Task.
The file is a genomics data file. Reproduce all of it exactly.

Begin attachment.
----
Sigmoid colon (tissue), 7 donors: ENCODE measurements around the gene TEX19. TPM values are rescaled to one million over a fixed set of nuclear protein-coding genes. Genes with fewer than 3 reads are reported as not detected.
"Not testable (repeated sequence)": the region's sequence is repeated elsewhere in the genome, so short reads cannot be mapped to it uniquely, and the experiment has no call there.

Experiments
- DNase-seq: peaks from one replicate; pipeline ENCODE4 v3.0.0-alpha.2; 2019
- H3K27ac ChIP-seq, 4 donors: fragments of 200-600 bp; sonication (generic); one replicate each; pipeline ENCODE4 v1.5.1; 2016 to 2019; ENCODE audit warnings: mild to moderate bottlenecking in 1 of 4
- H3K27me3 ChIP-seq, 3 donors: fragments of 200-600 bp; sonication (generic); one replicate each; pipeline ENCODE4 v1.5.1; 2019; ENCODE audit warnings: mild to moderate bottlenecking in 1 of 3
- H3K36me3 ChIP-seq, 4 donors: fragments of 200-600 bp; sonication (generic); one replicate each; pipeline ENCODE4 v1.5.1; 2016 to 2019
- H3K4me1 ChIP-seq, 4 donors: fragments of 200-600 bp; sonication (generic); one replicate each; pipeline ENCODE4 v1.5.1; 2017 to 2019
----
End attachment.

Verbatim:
Sigmoid colon (tissue), 7 donors: ENCODE measurements around the gene TEX19. TPM values are rescaled to one million over a fixed set of nuclear protein-coding genes. Genes with fewer than 3 reads are reported as not detected.
"Not testable (repeated sequence)": the region's sequence is repeated elsewhere in the genome, so short reads cannot be mapped to it uniquely, and the experiment has no call there.

Experiments
- DNase-seq: peaks from one replicate; pipeline ENCODE4 v3.0.0-alpha.2; 2019
- H3K27ac ChIP-seq, 4 donors: fragments of 200-600 bp; sonication (generic); one replicate each; pipeline ENCODE4 v1.5.1; 2016 to 2019; ENCODE audit warnings: mild to moderate bottlenecking in 1 of 4
- H3K27me3 ChIP-seq, 3 donors: fragments of 200-600 bp; sonication (generic); one replicate each; pipeline ENCODE4 v1.5.1; 2019; ENCODE audit warnings: mild to moderate bottlenecking in 1 of 3
- H3K36me3 ChIP-seq, 4 donors: fragments of 200-600 bp; sonication (generic); one replicate each; pipeline ENCODE4 v1.5.1; 2016 to 2019
- H3K4me1 ChIP-seq, 4 donors: fragments of 200-600 bp; sonication (generic); one replicate each; pipeline ENCODE4 v1.5.1; 2017 to 2019